If your suggestion is any indication, it's a pretty short one.

You're right. I fail to see how white guys who try to pit African-Americans against African-Americans and Democrats against Democrats on a right-wing television network further any remotely progressive interests.
posted by octobersurprise at 1:04 PM on November 6, 2008 [1 favorite]


To put that brief clip of Gore Vidal into context.... I really wanted to hear what Vidal had to say, to see if he thinks this time it is finally different, whether at his old age he finally feels hope. And they cut him off and giggled. Assholes.

Sadly, that kind of treatment is common currency in UK mainstream media. Everyone is so fragile with their own grim fakery that they can only listen by speaking.
posted by specialbrew at 1:15 PM on November 6, 2008


So clay, you're saying none of your best friends are black?
posted by nomisxid at 1:16 PM on November 6, 2008


nomisxid;

I didn't say that, but since you asked, I have about five or six close friends I still see regularly and they're all white.

And now am I supposed to get defensive and make some sort of declaration to the effect that I'm not racist and that I have nothing against any particular color or creed? I'm really not even sure what we're talking about here, exactly. Did you have a point or something?
posted by Clay201 at 1:48 PM on November 6, 2008


Clay, it's a riff on the all-too-common "I'm not a racist" defense, some of my best friends are black.

While it was mostly tounge-in-cheek, I must admit I find it interesting that someone can live in alabama, but not know any black people well enough to know how they'd feel if you called a black man "uncle tom" in front of them. It's kind of like how there weren't any black people on friends until the last season. I'm not saying it's impossible to live in NYC, and go to a coffeehouse facing Central Park, without having even casual friends who happen to be black. I'm not saying it's a 100% sign that friends' was racist. I am saying it's something that catches my eye, and makes me go hmm.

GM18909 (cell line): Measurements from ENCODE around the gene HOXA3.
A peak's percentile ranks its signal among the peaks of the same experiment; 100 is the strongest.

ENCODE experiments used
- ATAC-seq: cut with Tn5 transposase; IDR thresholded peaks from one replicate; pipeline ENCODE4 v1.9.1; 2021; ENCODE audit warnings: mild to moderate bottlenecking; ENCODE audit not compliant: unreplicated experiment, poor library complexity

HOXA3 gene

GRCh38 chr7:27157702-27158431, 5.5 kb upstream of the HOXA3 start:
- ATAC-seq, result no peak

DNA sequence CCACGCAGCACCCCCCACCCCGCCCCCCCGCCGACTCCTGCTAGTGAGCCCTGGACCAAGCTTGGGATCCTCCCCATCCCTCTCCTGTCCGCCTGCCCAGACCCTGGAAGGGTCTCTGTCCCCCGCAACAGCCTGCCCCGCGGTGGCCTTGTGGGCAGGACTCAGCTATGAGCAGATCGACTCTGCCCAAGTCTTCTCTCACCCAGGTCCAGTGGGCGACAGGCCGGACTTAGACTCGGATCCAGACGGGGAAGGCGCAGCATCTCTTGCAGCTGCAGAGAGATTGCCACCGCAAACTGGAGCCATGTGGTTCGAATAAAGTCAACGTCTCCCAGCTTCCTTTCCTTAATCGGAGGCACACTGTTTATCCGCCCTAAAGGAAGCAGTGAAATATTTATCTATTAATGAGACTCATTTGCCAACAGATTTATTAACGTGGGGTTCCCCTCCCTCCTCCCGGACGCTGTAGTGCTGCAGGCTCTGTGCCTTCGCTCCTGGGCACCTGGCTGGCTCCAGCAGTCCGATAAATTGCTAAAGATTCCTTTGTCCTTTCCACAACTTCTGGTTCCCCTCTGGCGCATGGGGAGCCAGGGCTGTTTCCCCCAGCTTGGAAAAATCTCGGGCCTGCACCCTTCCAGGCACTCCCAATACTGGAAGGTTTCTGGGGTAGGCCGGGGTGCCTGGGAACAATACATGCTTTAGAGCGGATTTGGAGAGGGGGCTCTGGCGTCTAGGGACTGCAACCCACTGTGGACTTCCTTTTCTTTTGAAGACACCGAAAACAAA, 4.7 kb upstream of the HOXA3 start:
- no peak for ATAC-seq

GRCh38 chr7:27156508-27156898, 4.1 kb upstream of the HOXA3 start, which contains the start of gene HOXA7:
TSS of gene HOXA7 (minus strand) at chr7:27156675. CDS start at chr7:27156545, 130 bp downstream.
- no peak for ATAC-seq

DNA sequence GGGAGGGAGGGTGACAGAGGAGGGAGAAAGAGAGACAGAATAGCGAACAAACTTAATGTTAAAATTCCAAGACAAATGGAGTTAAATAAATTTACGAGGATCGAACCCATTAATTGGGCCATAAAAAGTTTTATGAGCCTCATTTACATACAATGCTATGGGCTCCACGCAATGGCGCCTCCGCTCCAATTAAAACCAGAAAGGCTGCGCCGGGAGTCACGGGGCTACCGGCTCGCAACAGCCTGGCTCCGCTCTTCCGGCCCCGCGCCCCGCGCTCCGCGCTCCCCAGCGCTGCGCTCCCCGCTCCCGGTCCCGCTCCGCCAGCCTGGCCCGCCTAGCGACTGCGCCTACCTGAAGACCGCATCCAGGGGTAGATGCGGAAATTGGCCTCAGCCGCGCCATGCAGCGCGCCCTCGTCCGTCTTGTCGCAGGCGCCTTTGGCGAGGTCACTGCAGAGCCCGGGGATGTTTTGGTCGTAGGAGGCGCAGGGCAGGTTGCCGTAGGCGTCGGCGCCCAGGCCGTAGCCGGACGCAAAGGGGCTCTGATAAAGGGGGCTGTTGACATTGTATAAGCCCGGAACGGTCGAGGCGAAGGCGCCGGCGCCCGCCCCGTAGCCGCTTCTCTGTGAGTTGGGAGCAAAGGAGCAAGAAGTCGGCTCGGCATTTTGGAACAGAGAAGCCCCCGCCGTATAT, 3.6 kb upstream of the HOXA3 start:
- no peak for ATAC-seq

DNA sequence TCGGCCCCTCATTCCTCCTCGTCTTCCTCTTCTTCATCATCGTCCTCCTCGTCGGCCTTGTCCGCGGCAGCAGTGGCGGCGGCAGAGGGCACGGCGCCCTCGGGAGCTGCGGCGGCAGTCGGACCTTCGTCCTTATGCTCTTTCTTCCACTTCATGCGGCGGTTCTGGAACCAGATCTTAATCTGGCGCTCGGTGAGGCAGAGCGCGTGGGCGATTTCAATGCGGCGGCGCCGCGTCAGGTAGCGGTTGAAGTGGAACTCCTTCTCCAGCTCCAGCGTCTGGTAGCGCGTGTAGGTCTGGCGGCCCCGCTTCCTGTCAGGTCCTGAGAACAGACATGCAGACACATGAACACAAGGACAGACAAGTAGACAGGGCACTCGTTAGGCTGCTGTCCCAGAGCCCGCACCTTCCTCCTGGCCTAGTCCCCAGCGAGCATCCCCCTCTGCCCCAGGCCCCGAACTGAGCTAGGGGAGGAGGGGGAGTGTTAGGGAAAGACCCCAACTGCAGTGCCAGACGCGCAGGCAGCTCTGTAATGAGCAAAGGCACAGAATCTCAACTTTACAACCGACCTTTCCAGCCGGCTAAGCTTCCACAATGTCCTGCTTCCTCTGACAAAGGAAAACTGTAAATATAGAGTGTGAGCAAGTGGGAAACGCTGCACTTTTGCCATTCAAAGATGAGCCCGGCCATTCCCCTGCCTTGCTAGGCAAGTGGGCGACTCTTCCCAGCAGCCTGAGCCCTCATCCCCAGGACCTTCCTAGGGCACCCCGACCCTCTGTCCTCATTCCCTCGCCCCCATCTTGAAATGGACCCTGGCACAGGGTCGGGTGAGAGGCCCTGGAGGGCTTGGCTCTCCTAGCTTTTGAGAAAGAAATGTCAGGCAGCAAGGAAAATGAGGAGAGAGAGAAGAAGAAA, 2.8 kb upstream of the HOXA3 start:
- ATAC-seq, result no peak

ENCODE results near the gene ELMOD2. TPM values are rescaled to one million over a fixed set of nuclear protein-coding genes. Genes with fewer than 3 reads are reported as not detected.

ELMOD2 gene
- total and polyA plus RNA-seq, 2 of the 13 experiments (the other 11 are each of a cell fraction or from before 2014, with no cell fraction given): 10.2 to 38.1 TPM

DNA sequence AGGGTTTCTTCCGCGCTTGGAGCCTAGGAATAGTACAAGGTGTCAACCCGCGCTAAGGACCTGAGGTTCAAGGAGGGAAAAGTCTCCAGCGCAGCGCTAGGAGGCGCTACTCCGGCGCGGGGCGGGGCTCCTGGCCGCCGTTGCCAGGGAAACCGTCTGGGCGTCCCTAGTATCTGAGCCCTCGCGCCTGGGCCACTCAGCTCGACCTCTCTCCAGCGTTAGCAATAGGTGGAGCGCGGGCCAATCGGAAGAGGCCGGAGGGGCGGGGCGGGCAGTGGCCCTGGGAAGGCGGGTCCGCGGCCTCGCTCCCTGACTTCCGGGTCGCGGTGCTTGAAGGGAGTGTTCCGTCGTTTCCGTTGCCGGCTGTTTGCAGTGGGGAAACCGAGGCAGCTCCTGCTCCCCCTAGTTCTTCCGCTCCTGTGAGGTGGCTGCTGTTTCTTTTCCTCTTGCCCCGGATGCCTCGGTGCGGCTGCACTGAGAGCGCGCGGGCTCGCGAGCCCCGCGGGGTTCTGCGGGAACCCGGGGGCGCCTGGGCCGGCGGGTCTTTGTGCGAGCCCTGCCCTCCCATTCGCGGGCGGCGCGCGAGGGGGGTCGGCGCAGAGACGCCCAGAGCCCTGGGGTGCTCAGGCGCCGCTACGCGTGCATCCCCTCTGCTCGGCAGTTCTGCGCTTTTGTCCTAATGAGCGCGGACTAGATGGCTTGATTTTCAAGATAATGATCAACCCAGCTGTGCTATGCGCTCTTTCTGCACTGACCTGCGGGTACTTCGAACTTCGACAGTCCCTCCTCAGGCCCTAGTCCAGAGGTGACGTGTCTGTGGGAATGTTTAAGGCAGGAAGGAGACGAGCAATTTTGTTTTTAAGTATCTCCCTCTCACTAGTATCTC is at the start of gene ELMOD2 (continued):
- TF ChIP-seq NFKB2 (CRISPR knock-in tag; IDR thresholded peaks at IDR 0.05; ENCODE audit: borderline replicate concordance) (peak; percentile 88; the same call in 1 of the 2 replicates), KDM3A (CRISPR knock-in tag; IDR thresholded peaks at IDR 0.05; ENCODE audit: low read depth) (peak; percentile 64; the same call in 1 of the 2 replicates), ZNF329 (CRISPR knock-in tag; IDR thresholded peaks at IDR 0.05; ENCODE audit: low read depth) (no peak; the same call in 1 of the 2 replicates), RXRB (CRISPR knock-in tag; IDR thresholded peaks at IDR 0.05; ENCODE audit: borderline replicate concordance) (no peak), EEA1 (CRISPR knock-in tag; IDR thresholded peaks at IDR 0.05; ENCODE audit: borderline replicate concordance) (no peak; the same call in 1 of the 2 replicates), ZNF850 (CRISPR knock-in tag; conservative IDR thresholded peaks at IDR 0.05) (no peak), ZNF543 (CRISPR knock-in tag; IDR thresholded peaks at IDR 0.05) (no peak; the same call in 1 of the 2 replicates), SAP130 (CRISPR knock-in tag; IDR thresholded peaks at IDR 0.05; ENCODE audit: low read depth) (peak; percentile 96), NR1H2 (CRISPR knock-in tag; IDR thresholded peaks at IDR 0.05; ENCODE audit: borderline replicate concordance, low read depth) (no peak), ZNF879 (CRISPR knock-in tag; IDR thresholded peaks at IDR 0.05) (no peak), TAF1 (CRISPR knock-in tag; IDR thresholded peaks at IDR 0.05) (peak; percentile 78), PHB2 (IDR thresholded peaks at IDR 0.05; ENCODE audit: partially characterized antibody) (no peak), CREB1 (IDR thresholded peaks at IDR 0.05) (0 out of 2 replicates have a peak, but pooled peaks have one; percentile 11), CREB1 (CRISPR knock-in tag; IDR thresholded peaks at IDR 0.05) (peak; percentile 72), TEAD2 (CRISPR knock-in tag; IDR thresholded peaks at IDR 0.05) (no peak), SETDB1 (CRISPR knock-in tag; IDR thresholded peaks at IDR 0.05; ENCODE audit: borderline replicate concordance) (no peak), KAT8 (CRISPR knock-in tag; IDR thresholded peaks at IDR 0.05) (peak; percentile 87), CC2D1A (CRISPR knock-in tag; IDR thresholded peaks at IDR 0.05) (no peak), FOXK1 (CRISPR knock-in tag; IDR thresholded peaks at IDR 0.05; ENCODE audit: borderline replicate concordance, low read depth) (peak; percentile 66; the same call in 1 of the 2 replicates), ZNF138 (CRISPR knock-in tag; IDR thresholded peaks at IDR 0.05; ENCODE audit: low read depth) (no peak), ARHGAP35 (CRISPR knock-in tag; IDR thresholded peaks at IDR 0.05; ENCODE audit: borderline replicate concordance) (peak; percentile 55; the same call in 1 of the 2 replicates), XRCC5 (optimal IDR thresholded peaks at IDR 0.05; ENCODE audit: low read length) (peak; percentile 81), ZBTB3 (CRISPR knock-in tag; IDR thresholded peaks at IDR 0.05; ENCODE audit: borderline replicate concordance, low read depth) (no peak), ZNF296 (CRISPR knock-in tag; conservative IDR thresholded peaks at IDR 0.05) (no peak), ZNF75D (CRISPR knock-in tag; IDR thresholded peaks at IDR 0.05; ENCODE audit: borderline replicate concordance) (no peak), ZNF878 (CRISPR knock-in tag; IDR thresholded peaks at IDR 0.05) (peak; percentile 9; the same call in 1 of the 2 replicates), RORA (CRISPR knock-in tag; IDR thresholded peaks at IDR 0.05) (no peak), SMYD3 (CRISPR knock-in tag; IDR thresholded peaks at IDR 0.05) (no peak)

posted by nomisxid at 2:12 PM on November 6, 2008


A better Vidal interview.

My ears, (not watching the video) heard something different. Vidal is still the sharpest tool in the shed, delightfully cranky, and not one to suffer fools gladly. So when Dimbleby starts pulling the kind of "gotcha" bullshit of trying to reframe the Vidal's answer as a simplistic conspiracy theory, by pushing a loaded yes/no question (a tactic cribbed from the likes of O'Reilly), Vidal refuses to play along and goes into insult mode. "I don't know what you are saying what I'm saying, could you do it again?" and "I hinted at it, I thought you would take the hint." Vidal knows that the yes/no question was a clumsy rhetorical trap that missed the point, and he's not going to take the bait. So he's going to point out that Dimbleby is a stupid prat for asking it.
posted by KirkJobSluder at 2:48 PM on November 6, 2008


He does the same thing in the Goodman interview, but Goodman has the good sense to let him talk and back off on the warnings:
AMY GOODMAN: What do you mean, Magna Carta?

GORE VIDAL: Well, you know what Magna Carta means?

AMY GOODMAN: Explain it.

GORE VIDAL: Tell your readers, your viewers...
then later...
GORE VIDAL: ...They seized the state. And from that moment on, they were appointing all the judges, they were doing this, they were doing that, they got rid of Magna Carta—I will not explain what that is a second time—and they broke the republic.
I fell in love with him on those words. An interview subject who demands basic literacy and an extended attention span from his audience. Beautiful.
posted by KirkJobSluder at 2:56 PM on November 6, 2008


but not know any black people well enough to know how they'd feel if you called a black man "uncle tom" in front of them.

Montgomery is fifty percent black. You'd have to be one seriously rich, reclusive, and racist mother fucker to not be on a first name basis with any black people. You asked me about my best friends, not about all the poeple I know or have known.

I didn't mention any examples of "Uncle Tom" popping up outside of TV because I don't recall specifically any conversation I ever had with a black friend in which we discussed the use of the term or where it was used in conversation. It's quite possible that one took place and just don't remember it. I've had many conversations with people of various races (yes, plenty of them black) on many social and political topics. I like to talk about such things and do so whenever I can. For various reasons, I don't interact with a wide circle of people these days, but as recently as eight years ago, it was a very different story.

My guess is that most of the black people I've known would probably judge the use of "Uncle Tom" on a case by case basis. That is to say, even where they disagreed (for example, if I called Obama an Uncle Tom), the disagreement would probably be about whether he was in fact one, not about whether the term should be used at all. However, I've found that the cultural and political opinions of blacks tend to vary pretty widely, even in Montgomery, Alabama. Most of my black friends have been Generation X types who think weed and gangsta rap are good things. There are plenty of others who are more socially conservative and religious and they might have a different reaction.